“Over the years, Suprema established and flourished global operations in multiple regions, namely Germany, UAE, U.K. and Brazil,” said Hanchul Kim, Director of Global Business at Suprema. “In the coming years, Suprema’s global operation will act as a bridgehead to larger local systems integrators as well as mainstream security solution providers in each region.”
“We are growing globally, and we have a very prominent position in the U.S., EMEA and APAC. And we see all regions having great potential,” said Kenneth Hune Petersen, Chief Sales and Marketing Officer at Milestone Systems. “We see the market reacting to our open platform allowing the Milestone community to bring innovation and solutions that makes the Milestone product suite of software, hardware and services relevant worldwide.”
A lot of these companies saw growth in their domestic markets as well. “In 2016, we achieved a double-digit increase in our consolidated turnover compared to the previous year. This result was possible thanks to the growth of our sales in areas such as Asia Pacific, Europe, America, Middle East or Africa. On the other hand, it is important to mention our two-digit growth on the domestic market as well. Our sales in Spain reached a 12-percent increase in 2016 and remained steady year after year,” said Jeremy Palacio, General Managing Director of Fermax.
Strategic Product Management Team,
Yogesh Dutta, COO of India-based CP PLUS, said: “India is definitely a key contributor to our group. India has a huge population of 1.3 billion people, and given the infrastructure, our social economical structure and the large area of land that we have, all those require high-end, professional security and surveillance solutions. We are putting lot of emphasis into customer awareness by initiating awareness campaigns. We also widened our reach to different security segments and key decision makers. That also helped drive our growth.”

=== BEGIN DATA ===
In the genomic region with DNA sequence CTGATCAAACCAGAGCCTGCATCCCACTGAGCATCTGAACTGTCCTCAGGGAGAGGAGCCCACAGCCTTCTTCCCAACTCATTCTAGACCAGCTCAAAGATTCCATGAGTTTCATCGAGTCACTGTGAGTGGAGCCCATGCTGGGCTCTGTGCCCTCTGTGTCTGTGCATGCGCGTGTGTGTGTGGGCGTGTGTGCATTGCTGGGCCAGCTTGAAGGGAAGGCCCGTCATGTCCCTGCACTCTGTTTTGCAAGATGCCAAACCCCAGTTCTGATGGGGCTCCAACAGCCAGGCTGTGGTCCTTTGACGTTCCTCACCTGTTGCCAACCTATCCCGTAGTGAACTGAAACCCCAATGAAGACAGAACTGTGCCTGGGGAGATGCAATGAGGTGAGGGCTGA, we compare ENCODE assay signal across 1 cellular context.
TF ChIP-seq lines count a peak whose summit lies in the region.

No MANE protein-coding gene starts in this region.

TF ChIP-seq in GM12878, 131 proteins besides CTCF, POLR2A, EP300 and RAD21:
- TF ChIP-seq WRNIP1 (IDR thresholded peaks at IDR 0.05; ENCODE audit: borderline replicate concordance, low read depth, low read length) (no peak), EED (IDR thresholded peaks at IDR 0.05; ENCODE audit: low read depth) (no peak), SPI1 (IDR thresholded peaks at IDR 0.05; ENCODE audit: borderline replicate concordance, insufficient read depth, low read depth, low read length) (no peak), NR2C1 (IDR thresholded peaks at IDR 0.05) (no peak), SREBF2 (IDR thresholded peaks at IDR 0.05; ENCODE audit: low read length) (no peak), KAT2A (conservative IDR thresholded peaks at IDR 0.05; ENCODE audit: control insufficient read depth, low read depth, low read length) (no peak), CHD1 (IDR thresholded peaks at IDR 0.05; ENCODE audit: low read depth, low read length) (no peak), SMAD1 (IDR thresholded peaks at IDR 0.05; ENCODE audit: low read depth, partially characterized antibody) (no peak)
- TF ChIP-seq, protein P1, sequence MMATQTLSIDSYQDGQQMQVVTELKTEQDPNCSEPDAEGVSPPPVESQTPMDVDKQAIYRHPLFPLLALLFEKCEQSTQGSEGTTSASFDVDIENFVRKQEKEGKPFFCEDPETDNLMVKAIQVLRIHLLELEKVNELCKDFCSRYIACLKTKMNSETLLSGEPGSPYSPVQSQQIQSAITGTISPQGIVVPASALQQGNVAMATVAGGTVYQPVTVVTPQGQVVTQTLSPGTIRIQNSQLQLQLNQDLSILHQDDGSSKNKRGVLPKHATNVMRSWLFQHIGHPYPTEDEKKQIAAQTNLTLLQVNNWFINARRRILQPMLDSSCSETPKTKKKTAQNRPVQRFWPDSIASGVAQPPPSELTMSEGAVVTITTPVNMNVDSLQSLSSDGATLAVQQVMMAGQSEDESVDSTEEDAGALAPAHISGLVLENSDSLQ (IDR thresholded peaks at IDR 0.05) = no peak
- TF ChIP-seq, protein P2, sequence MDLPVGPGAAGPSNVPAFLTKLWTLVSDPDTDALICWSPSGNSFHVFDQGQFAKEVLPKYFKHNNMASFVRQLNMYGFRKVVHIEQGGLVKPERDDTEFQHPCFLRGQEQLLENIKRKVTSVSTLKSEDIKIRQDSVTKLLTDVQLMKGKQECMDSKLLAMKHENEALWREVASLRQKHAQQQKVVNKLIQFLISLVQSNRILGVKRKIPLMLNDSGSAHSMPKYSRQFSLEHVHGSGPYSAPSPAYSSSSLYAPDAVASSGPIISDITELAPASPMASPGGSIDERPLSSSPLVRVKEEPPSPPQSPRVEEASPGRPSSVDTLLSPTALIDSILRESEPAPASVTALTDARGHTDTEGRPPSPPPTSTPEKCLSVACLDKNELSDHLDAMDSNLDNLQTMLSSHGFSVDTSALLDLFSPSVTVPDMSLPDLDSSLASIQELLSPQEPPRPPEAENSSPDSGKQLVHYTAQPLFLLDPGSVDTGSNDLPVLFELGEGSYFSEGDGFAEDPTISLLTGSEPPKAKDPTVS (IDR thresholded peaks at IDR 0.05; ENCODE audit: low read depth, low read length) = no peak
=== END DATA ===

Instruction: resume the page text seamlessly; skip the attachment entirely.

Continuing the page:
Declines in revenue growth
A lot of the more traditional, established security companies, meanwhile, saw their revenue growth decline. Bosch, for example, saw revenue growth decline from 10.9 percent between 2014 and 2015 to 6.1 percent between 2015 and 2016. Other examples include ASSA ABLOY, from 26.3 percent to 6.6 percent; Axis Communications, from 21.7 percent to 11.3 percent; and Tyco, from 2 to -1.9 percent. In fact, there were quite a few established companies such as IDIS, OPTEX and Vicon Industries, whose revenue growth fell to the negative territory.
Various factors have contributed to this. “Sales of intrusion detectors for outdoor for residential dwellings for security companies struggled and slipped lower. Sales of intrusion detectors for Asia and Oceania were soft and declines,” said OPTEX in its financial report. As for the Americas and EMEA, “overall sales decline from the impact of exchange rates,” it said.
Despite that, competition and price pressures have definitely played a role in this. In a report, Memoori cited that “there are major technical and commercial challenges ahead that will stress the supply side, and the shape and structure of the business will change significantly over the next five years. The one that currently preoccupies most companies is how can we operate profitably during the ‘race to the bottom’ and survive.”